Nicholas F. Pensiero (1918-2003) worked in the Marketing Division of the Radio Corporation of America (RCA), a leading American electronics company. The papers comprise a portion of Pensiero’s files retained by him after retirement in 1984. They include a variety of pieces relating to the history of RCA and its predecessor, the Victor Talking Machine Company. There are memoirs (copies) of two RCA engineers, an advertising scrapbook dating from 1938 to 1942, and a set of dust jackets for 78rpm records dating from 1912 to 1938.
Radio Corporation of America (RCA) was incorporated in 1919, entered the broadcasting field in July 1921 and shortly thereafter began to sell home broadcasting equipment manufactured by GE and Westinghouse. The collection consists of photographs and negatives relating to Radio Corporation of America (RCA), the Victor Talking Machine Company, which was purchased by RCA in 1929, and the RCA-Victor Division of Radio Corporation of America.
For over fifty years the Radio Corporation of America (RCA) was one of the country's leading manufacturers and vendors of radios, phonographs, televisions, and a wide array of consumer and military electronics products. This collection contains the records from the Secretary's Office of the Victor Talking Machine Company and its successors RCA Victor Company, Inc., and Radio Corporation of America's RCA Victor Division. They consist of minutes of the Executive and Management Committees, an internal annual report and two contract files for supplying sound equipment to movie studios.
The RCA Astro-Electronics Division (AED) led RCA’s research and development efforts in space technology from the beginning of the space race to the acquisition of RCA by GE in 1986. The records consist primarily of the papers of scientists Bert Sheffield, Max Mesner, and Charles Vose documenting RCA’s pioneering research. In addition, the Art Gompper Astro Print Shop collection provides insight into the administrative and promotional side of AED.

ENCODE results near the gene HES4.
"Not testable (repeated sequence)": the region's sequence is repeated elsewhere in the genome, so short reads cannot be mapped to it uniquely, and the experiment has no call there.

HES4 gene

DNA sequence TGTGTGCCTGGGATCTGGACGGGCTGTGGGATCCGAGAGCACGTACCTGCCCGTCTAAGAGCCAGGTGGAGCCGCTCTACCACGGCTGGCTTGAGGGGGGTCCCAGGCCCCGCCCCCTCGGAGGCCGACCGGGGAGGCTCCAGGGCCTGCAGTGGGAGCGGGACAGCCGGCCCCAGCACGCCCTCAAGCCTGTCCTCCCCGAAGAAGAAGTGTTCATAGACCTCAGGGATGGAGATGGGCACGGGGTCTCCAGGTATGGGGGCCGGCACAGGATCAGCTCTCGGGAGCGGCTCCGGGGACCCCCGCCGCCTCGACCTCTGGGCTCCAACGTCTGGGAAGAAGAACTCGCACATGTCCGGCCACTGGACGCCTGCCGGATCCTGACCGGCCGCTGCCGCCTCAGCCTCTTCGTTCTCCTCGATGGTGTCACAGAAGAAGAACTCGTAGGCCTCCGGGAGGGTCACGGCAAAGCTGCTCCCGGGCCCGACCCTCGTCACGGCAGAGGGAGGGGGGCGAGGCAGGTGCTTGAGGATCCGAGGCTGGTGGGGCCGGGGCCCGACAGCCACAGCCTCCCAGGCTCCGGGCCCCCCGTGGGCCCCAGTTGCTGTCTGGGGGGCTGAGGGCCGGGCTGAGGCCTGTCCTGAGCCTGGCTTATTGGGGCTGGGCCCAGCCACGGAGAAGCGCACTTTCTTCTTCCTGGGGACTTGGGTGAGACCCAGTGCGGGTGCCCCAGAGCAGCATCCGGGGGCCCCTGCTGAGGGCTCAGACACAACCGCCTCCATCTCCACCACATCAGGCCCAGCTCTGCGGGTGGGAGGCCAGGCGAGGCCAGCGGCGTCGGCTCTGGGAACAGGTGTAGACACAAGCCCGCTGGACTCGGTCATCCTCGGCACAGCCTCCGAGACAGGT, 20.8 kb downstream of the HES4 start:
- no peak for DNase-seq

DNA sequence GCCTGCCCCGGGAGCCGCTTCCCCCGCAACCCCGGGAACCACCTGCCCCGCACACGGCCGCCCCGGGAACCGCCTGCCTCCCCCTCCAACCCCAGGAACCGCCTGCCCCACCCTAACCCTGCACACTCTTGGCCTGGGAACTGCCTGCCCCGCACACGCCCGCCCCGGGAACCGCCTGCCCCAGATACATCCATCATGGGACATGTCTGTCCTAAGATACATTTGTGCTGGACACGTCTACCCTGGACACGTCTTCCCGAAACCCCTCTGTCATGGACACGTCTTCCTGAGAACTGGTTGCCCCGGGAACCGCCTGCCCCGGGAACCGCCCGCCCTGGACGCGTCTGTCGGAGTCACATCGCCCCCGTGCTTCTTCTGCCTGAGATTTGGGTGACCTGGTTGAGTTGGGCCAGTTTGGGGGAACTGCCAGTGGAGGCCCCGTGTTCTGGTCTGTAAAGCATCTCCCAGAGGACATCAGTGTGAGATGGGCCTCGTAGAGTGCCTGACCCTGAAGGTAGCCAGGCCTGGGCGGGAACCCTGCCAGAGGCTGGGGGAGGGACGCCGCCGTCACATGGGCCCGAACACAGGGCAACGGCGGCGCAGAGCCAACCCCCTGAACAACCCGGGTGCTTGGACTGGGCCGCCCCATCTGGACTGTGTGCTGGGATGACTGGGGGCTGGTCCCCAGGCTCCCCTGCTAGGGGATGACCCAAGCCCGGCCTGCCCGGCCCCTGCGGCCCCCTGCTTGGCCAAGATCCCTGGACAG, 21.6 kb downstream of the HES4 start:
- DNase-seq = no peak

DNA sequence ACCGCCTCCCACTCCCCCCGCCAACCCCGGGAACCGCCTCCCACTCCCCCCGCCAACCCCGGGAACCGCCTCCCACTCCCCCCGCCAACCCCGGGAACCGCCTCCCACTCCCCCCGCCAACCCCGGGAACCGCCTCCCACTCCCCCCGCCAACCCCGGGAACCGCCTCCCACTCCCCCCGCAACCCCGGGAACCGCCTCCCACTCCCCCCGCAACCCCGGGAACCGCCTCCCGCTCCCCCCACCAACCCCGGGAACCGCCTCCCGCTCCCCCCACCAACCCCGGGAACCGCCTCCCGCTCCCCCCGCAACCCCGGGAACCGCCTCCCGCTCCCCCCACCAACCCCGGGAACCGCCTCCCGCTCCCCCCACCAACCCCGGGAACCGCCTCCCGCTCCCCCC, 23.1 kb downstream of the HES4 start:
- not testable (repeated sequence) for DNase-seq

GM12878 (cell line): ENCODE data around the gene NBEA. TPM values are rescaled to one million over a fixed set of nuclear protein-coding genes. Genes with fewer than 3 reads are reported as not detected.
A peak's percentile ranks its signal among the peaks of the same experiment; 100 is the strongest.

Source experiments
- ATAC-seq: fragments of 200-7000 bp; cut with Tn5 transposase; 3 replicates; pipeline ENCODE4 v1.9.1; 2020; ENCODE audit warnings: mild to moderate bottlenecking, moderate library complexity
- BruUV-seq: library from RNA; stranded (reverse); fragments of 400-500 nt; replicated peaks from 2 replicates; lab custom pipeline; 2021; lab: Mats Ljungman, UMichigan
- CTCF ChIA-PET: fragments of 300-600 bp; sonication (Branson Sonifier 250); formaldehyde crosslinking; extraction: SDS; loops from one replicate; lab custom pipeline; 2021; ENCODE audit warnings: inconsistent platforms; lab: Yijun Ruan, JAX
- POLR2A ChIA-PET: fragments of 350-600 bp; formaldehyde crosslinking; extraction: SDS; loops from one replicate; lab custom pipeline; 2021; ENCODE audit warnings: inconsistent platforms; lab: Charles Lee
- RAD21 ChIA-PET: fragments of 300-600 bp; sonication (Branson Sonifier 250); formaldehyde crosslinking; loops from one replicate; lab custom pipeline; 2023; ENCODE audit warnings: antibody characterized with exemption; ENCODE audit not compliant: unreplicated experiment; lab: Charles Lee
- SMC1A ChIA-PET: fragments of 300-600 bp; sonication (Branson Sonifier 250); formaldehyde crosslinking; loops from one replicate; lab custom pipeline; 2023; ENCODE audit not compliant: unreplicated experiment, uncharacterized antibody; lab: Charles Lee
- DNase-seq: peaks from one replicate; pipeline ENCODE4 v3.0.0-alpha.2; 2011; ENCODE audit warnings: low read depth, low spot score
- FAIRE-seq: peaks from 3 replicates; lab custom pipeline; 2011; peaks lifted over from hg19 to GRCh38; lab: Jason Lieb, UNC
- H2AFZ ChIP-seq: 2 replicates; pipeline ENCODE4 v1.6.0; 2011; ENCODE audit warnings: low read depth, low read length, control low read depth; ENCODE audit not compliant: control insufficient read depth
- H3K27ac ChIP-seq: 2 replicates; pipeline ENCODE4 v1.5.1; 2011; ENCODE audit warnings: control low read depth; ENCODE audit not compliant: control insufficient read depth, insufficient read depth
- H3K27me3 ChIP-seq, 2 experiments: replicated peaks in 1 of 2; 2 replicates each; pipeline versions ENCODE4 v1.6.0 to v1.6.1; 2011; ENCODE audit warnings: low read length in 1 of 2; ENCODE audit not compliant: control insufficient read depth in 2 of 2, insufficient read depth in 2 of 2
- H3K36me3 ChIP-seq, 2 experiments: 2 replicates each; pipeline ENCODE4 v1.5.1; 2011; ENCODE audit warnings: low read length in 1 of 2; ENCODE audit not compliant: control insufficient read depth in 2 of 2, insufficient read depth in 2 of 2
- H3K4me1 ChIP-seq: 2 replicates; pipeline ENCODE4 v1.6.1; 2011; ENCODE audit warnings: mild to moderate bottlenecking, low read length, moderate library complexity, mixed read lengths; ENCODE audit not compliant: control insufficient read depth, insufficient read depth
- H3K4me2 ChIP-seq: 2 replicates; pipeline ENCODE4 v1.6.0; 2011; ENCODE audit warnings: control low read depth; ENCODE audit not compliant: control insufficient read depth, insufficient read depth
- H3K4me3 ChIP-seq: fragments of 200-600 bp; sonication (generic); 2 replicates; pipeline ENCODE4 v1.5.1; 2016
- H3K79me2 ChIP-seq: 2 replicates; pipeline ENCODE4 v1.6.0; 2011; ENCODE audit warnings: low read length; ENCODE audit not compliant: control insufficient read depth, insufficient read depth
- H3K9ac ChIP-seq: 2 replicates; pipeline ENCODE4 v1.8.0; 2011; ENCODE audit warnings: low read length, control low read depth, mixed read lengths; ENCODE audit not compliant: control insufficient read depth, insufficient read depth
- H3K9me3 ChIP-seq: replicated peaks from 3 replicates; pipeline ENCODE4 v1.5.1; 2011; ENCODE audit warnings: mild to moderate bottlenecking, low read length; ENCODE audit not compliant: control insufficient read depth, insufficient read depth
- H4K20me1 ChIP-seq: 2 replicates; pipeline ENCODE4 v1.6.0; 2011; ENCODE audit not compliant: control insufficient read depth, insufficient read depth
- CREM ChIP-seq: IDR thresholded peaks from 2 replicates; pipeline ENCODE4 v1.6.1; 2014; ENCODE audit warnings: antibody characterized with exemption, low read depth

The RCA Camden plant was originally established under the Victor Talking Machine Company in 1907. In 1929, the Radio Corporation of America acquired the Victor Talking Machine Company and soon made Camden the center of its own research, development, and manufacturing. Camden remained the company's primary advanced development site until GE acquired RCA in 1986. The records document RCA’s work in the space program, electron microscopy, nuclear fusion, and other fields through research records, correspondence, reports, photographs and films.
For over fifty years the Radio Corporation of America (RCA) was one of the country's leading manufacturers and vendors of radios, phonographs, televisions, and a wide array of consumer and military electronics products. The Radio Corporation of America was incorporated in Delaware on October 17, 1919, and changed its name to RCA Corporation on May 9, 1969. This collection is primarily made up of moving images and sound recordings collected by the David Sarnoff Research Library relating to the RCA corporation dating from 1953 to 2009. There is a set of photographs related to the Nippon Television Network and two photograph albums, one of 30 Rockefeller Center and the other containing waveform and photo-radio equipment. This collection is organized into eight series: Broadcast programming, Communications, Events, History, Meetings, Popular recordings, Reference materials, and Nippon Television Network.
RCA’s plant in Harrison, New Jersey was (originally founded in 1882) was acquired by RCA in 1930 and was the company's primary producer of receiving tubes for consumer, industrial, and defense electronics until the plant closed in 1976. The records consist primarily of the papers of engineers Ralph R. Fichtl (1918-2014) and Otto H. Schade, Sr. (1903-1981) on television and receiving tube development. Files include reports, ephemera, photographs, patents, and correspondence on their work and RCA Harrison in general.
The Missile and Surface Radar Division (MSRD) of the Radio Corporation of America operated as a primary government and military defense contractor from 1953 to 1986, developing and implementing advanced radar systems. The photographs in the collection depict instrumentation, radar equipment, control equipment, and research facilities at both the MSRD and the Navy AEGIS Combat System Engineering Deveopment Site in Moorestown, New Jersey.